Anwar Zeb

NOWSHERA: The hundred years old bowly situated on the right side of the unpaved road leading towards the tomb of eminent saint Kaka Sahib in Esori Bala area of Nowshera still exists in its original form.

Bowly is a large usually rectangular sunken pool or well previously found in different parts of Sub-Continent that served as a public water supply and a resting place. Now very few bowlies exist in Pakistan and India and that too in different shapes.

The bowly in Nowshera was built by Mir Aslam Khan Khattak a hundred years ago. Mir Aslam Khan was an eminent business and social personality who had invited experts from Nagpur area of India for building this lovely structure. The bowly in Nowshera is famous as Mir Aslam Khan Bowly.

Samed Khattak, a local resident who takes interest in historic places, said while talking to TNN that this bowly was established during a period from 1895 to 1910. A local person had donated land for the bowly and its purpose was to provide water for the devotees coming to the mausoleum of Kaka Sahib. He said there were about five or six bowlies in Nowshera, but only Mir Aslam Bowly exists in its original form.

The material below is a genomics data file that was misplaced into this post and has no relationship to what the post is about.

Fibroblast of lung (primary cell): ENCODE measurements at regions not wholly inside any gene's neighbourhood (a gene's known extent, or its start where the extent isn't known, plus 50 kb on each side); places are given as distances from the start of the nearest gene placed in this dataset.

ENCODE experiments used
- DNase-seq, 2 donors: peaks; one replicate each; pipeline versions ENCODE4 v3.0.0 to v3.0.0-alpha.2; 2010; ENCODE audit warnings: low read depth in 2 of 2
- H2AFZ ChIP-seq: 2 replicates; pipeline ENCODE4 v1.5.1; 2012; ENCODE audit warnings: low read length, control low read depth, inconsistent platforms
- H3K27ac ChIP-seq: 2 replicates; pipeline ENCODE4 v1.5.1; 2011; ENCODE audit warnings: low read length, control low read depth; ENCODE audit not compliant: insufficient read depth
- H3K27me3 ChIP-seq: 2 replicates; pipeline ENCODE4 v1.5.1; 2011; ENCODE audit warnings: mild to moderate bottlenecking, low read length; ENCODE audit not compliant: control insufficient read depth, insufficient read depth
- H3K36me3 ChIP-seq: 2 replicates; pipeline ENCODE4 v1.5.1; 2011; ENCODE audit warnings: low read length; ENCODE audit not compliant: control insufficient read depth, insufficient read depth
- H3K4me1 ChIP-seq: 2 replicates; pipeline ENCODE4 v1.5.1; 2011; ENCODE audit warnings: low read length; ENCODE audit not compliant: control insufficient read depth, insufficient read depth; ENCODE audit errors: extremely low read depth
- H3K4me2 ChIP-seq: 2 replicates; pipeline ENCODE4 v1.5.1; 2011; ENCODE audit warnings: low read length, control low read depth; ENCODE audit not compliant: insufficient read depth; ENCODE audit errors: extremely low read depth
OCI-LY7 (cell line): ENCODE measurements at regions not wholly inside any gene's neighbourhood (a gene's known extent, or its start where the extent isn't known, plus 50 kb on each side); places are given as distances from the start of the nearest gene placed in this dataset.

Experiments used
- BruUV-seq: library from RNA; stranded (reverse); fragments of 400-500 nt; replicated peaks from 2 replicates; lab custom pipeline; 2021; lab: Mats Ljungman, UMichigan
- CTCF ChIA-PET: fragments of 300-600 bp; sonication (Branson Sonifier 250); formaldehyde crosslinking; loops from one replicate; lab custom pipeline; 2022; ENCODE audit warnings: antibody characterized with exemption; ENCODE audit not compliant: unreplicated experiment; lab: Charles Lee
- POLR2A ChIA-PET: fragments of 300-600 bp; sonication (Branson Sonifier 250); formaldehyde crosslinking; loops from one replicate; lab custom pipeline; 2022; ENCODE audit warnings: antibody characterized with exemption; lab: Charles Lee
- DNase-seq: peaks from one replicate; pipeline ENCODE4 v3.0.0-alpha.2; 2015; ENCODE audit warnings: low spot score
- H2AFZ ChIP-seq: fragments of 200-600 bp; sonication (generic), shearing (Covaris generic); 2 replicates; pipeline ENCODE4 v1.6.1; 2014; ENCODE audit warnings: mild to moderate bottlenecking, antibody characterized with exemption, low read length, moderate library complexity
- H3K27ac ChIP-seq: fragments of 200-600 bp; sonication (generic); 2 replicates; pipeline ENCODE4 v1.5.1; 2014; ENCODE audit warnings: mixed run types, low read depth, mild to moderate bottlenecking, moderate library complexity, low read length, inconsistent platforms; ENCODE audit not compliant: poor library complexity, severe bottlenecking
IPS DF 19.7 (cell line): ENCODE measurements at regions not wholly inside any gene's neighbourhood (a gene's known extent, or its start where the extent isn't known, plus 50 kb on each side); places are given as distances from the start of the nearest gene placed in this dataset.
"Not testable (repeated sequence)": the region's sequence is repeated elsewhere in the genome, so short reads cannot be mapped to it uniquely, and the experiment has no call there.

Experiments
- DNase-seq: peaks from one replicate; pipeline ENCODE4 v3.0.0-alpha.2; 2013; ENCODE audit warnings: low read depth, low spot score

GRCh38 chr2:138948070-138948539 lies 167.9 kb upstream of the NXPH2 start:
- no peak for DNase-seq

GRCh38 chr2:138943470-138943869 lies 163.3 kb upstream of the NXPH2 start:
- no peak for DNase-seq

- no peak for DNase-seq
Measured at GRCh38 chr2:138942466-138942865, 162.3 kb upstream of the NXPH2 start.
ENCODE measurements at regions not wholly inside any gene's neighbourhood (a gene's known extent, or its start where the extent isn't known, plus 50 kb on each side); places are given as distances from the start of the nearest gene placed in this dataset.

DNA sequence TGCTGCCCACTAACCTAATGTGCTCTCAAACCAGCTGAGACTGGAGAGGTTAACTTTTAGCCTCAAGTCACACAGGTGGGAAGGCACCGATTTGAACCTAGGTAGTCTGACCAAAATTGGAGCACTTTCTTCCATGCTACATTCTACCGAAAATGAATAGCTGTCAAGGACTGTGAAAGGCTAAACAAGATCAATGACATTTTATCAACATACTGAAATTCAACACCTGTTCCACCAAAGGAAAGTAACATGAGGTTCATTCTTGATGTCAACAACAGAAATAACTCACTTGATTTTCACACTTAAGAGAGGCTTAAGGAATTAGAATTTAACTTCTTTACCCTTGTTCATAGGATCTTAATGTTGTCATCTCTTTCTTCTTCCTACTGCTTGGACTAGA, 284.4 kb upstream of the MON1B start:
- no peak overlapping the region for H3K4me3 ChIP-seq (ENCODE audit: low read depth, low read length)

Local stone cut in same sizes with expertise has been used in construction of the bowly. There is a 12-foot entrance gate, while there is a separate pass-way for those willing to go downstairs. One has to step down 64 stairs for reaching water level of this bowly.

History books mention that the first bowly in Sub-Continent was built from 1210 to 1236 during the reign of Sultan Shamsuddin Altamash near the tomb of Qutb Shah in India. There were four kinds of bowlies in Sub-Continent and most of these were built at places frequently used by travelers to ensure provision of drinking water facility for them. There were eight bowlies in Peshawar and Nowshera around GT Road, and Chamkani Bowly was the most famous. Bowlies also existed in Tarnab, Azakhel, Awai, Akora Khattak, Adamzai and Jehangira, but none of these exist in its original form.

Local journalist Shehzad Ahmed says Mir Aslam Khan had established different bowlies from Attock to Peshawar. He said the bowly in Nowshera is 91-foot deep which is a historic asset. He said efforts were made to damage the bowly few years ago, but the government took timely action and saved it. He said water is available in the bowly but it is polluted and unusable. He said the commuters and tourists throw different items in the bowly due to which its water is now unusable. He said the government should take steps to clean the bowly.

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